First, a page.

In other words, in Bingham v. City of Manhattan Beach (9th Cir. 2003) 341 F.3d 939, the 9th Circuit court in California strongly suggests that there must be some other evidence of intent to discriminate in addition to any evidence that the two groups were treated differently.
This is the standard that must be considered when evaluating unlawful racial discrimination under the constitution. So what do you do now if you can’t get any one of those 79 officers to say they actually intended to treat one group different than another group? What do you do if you can’t find any dirt or comment from the police department that would convince a jury the officers were racially motivated?
The US Supreme Court established a Three-Part Test under equal protection principles in Batson v. Kentucky.
The group that challenges a racially discriminatory action by police can provide circumstantial proof via statistics. Through an effective public records campaign, arrest records, and other statistical maneuvers, the plaintiff can put the onus on the police in a lawsuit–forcing the department to explain their actions in a race-neutral manner (Ex: they had probable cause, there was escalating violence, concerns for officer safety, etc.). That means that the police have to give legitimate and non-racially related reasons for why they acted the way they did.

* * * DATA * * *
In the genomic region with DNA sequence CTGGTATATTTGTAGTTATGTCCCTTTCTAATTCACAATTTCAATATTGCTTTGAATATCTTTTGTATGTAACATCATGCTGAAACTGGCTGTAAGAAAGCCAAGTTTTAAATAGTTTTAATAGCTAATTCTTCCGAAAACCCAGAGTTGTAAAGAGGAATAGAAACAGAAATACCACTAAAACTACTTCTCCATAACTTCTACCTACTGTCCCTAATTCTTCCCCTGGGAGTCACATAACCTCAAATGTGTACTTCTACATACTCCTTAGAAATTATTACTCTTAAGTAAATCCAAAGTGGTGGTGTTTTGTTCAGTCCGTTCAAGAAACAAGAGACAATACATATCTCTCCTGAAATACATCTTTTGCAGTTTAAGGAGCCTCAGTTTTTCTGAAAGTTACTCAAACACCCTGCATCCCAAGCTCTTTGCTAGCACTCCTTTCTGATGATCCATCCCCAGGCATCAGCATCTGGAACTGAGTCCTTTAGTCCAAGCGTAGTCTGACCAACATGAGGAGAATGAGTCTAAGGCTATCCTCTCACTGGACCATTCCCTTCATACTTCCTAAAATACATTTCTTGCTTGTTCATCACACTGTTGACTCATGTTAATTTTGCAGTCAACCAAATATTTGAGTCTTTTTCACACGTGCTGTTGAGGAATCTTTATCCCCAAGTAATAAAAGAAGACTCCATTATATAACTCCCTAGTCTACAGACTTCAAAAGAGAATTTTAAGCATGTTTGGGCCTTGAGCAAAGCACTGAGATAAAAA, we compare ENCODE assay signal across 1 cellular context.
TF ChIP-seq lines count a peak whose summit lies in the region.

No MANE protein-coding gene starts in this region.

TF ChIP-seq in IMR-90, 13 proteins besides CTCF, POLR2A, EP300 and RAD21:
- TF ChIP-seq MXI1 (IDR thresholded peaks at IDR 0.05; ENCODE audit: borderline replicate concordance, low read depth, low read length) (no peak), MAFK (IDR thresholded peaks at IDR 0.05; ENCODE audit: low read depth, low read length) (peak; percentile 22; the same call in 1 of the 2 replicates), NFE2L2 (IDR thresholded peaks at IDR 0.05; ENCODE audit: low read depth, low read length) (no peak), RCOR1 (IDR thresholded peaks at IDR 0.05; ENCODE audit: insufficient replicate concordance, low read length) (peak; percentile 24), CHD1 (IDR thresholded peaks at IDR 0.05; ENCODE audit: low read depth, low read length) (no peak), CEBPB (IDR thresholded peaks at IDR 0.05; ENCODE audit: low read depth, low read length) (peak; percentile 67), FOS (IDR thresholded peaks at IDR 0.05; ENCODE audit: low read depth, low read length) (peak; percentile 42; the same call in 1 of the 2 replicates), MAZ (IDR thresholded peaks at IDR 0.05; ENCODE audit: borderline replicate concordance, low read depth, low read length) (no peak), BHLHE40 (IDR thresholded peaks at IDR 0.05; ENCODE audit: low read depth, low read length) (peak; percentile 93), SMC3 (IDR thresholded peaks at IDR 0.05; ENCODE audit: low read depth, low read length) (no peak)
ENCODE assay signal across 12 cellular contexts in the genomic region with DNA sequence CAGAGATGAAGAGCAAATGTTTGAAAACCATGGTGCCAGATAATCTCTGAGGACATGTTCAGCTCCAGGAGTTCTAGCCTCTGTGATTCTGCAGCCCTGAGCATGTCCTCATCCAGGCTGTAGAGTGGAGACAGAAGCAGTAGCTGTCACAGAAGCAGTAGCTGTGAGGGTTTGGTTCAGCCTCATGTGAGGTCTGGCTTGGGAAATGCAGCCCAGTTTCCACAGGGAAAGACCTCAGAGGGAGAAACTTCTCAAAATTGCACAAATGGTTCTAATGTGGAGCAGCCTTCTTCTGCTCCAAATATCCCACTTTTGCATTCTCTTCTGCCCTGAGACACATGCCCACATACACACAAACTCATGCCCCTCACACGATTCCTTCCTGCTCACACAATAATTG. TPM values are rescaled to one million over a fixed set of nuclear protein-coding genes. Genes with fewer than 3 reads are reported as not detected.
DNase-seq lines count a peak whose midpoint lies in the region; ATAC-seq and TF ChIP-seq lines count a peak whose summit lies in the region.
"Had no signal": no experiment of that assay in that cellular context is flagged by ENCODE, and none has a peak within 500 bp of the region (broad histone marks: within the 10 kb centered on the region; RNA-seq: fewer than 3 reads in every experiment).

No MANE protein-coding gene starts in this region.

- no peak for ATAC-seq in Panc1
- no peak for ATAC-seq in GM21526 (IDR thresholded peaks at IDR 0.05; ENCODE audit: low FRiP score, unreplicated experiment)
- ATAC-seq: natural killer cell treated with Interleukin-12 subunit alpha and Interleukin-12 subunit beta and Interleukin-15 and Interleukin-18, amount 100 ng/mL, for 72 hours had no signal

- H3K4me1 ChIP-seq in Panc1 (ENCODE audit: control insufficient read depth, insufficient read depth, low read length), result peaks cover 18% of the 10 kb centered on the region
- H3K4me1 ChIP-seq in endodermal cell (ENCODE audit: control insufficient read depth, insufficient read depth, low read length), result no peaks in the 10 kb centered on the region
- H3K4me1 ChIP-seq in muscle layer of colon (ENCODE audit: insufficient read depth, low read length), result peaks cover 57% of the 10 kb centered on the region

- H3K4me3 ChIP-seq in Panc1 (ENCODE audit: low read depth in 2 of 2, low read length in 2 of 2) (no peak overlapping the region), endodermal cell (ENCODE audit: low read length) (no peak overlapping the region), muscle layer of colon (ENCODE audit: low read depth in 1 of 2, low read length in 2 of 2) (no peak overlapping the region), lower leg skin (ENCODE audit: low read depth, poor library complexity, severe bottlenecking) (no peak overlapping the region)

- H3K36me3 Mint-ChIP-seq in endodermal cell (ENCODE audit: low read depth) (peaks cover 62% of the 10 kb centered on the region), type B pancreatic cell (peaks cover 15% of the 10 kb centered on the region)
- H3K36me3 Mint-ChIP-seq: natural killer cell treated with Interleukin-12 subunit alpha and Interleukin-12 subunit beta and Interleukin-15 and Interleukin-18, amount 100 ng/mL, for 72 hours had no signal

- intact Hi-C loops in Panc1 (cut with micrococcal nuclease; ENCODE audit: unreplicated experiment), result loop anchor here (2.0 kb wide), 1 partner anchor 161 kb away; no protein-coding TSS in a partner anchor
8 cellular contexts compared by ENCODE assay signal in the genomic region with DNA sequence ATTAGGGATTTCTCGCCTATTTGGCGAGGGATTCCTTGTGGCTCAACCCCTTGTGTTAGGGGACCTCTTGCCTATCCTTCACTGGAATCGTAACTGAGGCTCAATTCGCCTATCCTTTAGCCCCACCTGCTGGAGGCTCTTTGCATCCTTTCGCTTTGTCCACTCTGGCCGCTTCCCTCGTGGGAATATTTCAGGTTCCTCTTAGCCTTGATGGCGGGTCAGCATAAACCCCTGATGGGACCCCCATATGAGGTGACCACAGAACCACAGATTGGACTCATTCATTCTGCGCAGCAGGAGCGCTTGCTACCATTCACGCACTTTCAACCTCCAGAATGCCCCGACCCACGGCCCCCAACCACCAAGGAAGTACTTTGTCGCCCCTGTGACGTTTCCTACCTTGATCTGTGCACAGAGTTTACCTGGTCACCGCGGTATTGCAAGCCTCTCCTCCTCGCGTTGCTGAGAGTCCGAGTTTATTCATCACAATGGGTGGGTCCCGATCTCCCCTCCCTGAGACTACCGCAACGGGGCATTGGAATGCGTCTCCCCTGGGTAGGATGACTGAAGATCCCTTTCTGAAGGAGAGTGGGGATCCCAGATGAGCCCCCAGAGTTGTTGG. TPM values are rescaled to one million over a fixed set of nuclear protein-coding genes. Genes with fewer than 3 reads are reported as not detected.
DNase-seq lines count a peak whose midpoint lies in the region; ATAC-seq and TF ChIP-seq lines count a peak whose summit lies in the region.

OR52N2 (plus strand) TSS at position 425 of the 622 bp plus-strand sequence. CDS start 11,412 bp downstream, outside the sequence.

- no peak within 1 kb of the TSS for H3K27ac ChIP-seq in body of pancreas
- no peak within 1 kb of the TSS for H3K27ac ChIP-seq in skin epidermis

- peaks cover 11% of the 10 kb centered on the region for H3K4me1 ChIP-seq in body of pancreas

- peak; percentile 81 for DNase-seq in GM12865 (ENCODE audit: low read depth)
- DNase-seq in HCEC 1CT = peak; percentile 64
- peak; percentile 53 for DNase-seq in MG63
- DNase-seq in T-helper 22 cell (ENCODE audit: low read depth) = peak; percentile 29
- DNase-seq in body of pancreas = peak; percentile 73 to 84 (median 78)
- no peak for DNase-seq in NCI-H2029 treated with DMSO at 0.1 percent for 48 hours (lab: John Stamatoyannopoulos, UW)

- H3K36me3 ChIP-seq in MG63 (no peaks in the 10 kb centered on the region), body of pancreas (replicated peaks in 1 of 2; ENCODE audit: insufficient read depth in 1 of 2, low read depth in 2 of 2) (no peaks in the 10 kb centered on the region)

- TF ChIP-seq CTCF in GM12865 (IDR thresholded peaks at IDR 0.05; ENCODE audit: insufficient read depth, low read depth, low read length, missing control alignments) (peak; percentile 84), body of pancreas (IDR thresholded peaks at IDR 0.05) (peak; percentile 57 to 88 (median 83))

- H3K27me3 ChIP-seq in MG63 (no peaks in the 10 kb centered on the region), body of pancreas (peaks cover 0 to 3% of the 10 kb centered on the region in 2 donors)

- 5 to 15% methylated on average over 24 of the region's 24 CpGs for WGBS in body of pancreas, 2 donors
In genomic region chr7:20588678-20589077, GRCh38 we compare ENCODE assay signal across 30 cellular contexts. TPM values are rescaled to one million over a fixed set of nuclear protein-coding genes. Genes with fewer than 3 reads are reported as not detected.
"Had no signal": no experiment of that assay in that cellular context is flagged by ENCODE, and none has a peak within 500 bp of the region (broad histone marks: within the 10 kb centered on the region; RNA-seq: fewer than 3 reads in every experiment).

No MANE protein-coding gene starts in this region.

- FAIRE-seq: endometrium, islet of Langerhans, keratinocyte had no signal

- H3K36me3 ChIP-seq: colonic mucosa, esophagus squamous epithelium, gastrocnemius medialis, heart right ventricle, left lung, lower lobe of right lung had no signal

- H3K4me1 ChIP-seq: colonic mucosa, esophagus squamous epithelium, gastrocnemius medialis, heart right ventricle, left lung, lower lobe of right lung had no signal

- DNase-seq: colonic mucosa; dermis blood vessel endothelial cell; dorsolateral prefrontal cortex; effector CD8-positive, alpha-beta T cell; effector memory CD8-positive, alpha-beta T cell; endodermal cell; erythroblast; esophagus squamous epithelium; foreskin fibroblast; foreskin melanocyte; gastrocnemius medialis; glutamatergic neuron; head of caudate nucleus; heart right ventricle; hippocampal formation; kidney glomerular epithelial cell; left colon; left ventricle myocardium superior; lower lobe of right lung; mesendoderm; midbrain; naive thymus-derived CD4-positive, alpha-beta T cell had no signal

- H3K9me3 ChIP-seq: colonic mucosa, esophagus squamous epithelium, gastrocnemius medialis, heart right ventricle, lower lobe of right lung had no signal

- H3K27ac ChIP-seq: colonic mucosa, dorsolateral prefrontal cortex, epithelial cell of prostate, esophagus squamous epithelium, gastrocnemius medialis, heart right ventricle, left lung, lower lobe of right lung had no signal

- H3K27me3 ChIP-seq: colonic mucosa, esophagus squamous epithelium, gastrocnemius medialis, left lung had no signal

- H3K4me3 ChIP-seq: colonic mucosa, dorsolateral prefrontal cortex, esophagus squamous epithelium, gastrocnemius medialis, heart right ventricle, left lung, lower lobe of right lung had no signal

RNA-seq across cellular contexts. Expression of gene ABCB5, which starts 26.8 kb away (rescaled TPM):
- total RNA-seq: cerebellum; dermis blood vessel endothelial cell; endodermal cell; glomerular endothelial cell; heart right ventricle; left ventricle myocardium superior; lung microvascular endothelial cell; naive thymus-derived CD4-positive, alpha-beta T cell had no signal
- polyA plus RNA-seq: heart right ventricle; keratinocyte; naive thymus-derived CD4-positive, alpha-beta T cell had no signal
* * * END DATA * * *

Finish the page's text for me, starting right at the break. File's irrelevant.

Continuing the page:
However, if the police make their case that there were legitimate reasons for why race was an issue, then they must provide a compelling governmental interest for their conduct. In other words, it better be good.
It will be interesting to see how the event plays out. There were many students present with a lot of cell phones and tons of motivation to see things right. Approximately 6 arrests were made that night, and I would be very interested to see what the charges and circumstances were. Stay tuned.
It is with deep regret that a bad apple has once again tainted the honor and integrity of the hardworking men and women within the Fullerton Police Department.
On November 1, a former Fullerton corporal plead guilty to a misdemeanor charge of destroying evidence and another misdemeanor for vandalism. He was charged for smashing the only audio recording of his arrest of a man for suspicion of DUI–only to have that man tragically take his own life in jail after he was booked.